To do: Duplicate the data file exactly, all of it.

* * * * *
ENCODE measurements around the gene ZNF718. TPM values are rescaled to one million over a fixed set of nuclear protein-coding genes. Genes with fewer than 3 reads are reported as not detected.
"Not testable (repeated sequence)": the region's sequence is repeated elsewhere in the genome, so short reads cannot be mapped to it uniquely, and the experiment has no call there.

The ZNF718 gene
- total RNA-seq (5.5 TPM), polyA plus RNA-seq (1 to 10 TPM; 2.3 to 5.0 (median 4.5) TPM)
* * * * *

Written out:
ENCODE measurements around the gene ZNF718. TPM values are rescaled to one million over a fixed set of nuclear protein-coding genes. Genes with fewer than 3 reads are reported as not detected.
"Not testable (repeated sequence)": the region's sequence is repeated elsewhere in the genome, so short reads cannot be mapped to it uniquely, and the experiment has no call there.

The ZNF718 gene
- total RNA-seq (5.5 TPM), polyA plus RNA-seq (1 to 10 TPM; 2.3 to 5.0 (median 4.5) TPM)